Finally, the cartesian coordiates of the segments' endpoints is relevant only if one is working in Euclidean space; if X were a general metric space, I don't know what "cartesian coordinates" would mean. Xantharius (talk) 21:37, 17 August 2008 (UTC)

Slightly different way should be removed[edit]

This section is flagged with a cleanup, but it's not worth cleaning up. It's not substantially different from the main derivation, and full of grammatical and notational errors. I suggest it be removed. Bryanclair (talk) 20:29, 31 March 2009 (UTC)

I second this removal.—Tetracube (talk) 20:35, 31 March 2009 (UTC)


Would it not be better for the derivation to call t a parameter rather than saying "time"? (talk) 16:53, 16 May 2009 (UTC)

Incorrect use of term "Straight Line"[edit]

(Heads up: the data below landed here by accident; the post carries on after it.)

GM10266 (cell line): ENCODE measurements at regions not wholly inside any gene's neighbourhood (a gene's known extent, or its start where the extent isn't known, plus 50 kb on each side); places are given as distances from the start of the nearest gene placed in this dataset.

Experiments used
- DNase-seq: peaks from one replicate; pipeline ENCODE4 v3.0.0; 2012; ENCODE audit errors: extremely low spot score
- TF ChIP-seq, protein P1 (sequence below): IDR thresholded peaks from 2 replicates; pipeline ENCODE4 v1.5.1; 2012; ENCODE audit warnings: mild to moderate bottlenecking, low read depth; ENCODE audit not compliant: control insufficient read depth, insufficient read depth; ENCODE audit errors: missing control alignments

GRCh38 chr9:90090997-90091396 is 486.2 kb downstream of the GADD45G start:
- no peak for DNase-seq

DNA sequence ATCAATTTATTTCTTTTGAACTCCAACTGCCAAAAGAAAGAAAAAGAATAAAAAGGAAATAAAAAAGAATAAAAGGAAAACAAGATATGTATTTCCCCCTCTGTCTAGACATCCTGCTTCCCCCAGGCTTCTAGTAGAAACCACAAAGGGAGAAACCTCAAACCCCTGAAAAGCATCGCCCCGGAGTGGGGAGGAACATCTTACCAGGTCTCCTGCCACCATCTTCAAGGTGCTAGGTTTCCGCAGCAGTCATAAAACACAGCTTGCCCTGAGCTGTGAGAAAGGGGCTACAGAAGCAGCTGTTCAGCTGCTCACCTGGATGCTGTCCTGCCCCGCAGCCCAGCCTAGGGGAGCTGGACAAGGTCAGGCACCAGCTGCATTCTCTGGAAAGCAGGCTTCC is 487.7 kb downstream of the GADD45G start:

Within section "Historical methods", subsection "Ancient", a 'straight line' is said to have a definite length. According to MathWorld a line (sometimes called a 'straight line') is "a straight one-dimensional figure having no thickness and extending infinitely in both directions".

In the context of this article, I believe the correct term should be 'line segment' which does have a definite length. Fhv1374 (talk) 08:02, 3 December 2009 (UTC)


Hi. What means petal here ? petal of Lea-Fatou flower  ? --Adam majewski (talk) 18:08, 18 February 2013 (UTC)

incorrect edit by prodigy[edit]

The recent change to the formula for arclength is in error. Tkuvho (talk) 09:12, 29 December 2014 (UTC)

General approach section[edit]

I removed the following paragraph from this section: